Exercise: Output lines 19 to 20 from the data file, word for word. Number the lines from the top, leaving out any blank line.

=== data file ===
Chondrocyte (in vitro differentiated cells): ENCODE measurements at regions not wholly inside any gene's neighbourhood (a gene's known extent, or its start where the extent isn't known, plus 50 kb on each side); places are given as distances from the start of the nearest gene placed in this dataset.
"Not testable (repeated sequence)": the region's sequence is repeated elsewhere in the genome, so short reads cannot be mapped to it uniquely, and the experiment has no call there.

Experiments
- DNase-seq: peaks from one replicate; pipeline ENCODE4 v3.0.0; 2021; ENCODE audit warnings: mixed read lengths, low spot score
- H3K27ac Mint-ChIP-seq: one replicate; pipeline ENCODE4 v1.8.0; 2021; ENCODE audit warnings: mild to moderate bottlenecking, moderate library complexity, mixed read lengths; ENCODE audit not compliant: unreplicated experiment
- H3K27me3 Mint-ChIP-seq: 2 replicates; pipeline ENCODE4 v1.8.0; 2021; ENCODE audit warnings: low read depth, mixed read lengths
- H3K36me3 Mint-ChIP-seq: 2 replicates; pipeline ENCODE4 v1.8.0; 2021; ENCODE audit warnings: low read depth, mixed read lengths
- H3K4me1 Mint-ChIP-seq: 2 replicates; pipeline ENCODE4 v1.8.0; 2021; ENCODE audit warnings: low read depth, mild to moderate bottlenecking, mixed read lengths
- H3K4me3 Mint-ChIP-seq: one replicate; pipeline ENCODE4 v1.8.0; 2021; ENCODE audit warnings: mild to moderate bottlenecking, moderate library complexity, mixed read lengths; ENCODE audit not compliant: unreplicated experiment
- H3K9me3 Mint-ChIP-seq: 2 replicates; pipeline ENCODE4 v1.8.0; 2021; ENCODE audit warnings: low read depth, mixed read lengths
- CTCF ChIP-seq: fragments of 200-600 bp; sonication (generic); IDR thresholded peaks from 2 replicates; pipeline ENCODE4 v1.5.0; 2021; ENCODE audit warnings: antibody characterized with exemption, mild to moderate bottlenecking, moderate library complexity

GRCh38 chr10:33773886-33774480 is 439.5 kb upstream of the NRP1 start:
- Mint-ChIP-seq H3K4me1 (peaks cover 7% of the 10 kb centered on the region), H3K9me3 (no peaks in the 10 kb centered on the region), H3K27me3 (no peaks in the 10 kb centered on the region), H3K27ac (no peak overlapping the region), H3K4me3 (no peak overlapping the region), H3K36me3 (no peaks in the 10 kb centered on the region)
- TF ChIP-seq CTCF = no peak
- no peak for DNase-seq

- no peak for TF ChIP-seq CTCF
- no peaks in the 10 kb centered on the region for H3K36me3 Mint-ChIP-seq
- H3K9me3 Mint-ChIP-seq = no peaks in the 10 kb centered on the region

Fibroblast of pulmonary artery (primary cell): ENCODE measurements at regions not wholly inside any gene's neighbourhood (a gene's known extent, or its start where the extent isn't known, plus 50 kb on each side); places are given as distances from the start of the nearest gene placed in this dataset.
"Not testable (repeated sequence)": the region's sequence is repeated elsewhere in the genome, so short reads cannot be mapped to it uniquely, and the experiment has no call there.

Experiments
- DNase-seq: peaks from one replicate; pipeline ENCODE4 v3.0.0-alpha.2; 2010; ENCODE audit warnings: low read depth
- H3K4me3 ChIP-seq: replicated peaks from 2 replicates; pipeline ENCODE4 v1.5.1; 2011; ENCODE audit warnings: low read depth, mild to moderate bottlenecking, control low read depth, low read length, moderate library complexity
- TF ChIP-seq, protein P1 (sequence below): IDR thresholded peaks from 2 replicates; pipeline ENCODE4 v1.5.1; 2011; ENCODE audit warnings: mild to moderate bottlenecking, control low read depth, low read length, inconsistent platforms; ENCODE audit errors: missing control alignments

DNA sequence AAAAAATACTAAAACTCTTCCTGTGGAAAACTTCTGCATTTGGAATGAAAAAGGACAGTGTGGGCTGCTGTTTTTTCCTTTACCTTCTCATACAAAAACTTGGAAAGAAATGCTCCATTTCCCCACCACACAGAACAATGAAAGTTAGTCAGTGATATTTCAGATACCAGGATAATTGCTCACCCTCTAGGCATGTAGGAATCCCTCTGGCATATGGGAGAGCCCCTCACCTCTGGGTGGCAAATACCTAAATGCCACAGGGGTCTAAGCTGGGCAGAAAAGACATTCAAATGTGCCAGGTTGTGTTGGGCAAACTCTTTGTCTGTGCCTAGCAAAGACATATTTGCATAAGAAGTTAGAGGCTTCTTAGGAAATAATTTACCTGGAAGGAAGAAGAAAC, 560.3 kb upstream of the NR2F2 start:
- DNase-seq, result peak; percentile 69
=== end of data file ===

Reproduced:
Fibroblast of pulmonary artery (primary cell): ENCODE measurements at regions not wholly inside any gene's neighbourhood (a gene's known extent, or its start where the extent isn't known, plus 50 kb on each side); places are given as distances from the start of the nearest gene placed in this dataset.
"Not testable (repeated sequence)": the region's sequence is repeated elsewhere in the genome, so short reads cannot be mapped to it uniquely, and the experiment has no call there.